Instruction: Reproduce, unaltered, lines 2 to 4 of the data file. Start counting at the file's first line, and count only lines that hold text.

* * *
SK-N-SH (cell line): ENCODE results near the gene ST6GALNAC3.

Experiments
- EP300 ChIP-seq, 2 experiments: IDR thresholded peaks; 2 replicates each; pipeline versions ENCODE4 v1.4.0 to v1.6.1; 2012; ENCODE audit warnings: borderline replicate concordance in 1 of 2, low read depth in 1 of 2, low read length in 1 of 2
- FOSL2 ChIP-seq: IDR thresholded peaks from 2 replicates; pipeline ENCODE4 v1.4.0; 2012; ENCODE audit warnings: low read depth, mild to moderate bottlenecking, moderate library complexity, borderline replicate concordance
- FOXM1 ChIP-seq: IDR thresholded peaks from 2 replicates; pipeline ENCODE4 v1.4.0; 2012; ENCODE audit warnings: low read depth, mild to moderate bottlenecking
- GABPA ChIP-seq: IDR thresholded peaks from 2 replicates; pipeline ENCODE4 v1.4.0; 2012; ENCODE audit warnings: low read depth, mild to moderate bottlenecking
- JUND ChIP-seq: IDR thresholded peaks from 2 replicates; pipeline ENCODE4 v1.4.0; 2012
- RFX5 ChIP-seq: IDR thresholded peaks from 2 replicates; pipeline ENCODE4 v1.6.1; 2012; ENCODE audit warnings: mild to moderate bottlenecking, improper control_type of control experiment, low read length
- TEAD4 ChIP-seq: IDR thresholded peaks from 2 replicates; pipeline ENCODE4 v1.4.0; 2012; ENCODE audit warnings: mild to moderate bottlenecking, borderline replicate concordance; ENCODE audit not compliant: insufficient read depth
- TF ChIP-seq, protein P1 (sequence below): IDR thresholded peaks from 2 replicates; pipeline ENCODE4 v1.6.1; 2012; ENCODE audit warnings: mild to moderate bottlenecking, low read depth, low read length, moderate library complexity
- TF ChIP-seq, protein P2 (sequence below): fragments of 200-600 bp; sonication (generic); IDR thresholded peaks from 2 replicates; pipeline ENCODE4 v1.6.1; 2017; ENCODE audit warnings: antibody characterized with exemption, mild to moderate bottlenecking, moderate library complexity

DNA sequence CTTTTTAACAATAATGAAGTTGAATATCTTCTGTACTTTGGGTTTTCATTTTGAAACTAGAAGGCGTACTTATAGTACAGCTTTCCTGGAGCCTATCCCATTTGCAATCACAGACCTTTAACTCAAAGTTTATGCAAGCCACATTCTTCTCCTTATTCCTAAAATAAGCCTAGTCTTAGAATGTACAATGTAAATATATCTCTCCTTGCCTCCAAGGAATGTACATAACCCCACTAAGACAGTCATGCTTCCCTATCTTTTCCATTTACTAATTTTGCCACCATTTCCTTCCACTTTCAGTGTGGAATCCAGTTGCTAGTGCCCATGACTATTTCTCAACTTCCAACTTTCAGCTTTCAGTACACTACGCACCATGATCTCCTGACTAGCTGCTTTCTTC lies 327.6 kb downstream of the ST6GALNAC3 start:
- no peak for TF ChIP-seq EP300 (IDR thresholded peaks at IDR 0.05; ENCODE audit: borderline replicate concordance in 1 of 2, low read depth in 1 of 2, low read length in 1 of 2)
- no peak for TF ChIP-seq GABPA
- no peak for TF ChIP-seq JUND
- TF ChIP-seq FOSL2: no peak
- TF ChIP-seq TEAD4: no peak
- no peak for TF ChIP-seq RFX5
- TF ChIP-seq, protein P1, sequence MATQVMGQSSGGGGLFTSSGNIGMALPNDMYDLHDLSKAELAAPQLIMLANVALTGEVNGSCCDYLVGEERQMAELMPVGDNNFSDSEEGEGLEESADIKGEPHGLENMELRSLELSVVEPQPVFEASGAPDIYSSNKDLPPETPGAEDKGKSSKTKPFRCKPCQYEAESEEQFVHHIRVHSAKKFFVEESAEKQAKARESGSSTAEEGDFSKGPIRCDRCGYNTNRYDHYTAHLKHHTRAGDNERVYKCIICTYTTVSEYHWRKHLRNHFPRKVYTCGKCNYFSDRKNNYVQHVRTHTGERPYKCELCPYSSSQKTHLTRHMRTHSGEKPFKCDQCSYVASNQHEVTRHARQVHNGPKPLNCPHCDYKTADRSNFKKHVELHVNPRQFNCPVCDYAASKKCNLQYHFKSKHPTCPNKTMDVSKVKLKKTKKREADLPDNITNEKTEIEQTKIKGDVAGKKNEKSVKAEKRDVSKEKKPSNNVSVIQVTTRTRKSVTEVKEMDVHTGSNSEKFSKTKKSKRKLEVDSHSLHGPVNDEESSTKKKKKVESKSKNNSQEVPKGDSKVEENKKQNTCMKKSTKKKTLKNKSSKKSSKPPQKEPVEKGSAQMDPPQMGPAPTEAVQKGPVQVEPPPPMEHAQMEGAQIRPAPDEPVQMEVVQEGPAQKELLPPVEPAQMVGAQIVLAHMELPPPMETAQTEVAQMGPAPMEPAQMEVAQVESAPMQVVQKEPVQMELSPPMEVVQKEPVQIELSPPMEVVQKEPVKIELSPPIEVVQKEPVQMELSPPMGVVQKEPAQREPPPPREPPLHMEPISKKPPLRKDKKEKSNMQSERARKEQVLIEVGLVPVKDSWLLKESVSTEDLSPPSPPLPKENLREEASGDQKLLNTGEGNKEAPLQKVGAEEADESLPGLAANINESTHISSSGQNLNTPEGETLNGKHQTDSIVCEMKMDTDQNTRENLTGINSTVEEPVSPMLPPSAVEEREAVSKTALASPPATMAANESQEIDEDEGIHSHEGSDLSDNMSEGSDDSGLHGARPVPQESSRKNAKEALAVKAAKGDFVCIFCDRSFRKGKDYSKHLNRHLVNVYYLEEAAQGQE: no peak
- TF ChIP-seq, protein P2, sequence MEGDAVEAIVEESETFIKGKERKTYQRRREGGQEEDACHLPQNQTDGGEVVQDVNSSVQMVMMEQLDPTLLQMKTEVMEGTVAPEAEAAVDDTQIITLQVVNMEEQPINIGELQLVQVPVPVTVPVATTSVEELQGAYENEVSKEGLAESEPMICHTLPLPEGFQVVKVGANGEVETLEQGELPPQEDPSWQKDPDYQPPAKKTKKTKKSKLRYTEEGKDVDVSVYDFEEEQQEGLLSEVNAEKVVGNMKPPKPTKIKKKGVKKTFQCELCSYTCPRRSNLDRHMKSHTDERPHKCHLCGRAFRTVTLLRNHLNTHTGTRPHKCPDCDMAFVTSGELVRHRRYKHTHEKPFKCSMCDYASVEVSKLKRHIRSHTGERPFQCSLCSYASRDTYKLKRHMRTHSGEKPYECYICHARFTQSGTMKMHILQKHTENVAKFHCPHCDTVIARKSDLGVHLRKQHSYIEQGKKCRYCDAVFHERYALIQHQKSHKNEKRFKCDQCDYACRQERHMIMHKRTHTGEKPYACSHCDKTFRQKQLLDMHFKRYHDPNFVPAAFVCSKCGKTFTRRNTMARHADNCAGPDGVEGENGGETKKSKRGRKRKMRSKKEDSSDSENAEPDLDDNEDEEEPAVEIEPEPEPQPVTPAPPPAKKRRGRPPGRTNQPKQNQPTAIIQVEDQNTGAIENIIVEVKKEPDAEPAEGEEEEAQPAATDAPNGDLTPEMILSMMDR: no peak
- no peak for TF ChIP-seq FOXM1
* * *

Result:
Experiments
- EP300 ChIP-seq, 2 experiments: IDR thresholded peaks; 2 replicates each; pipeline versions ENCODE4 v1.4.0 to v1.6.1; 2012; ENCODE audit warnings: borderline replicate concordance in 1 of 2, low read depth in 1 of 2, low read length in 1 of 2
- FOSL2 ChIP-seq: IDR thresholded peaks from 2 replicates; pipeline ENCODE4 v1.4.0; 2012; ENCODE audit warnings: low read depth, mild to moderate bottlenecking, moderate library complexity, borderline replicate concordance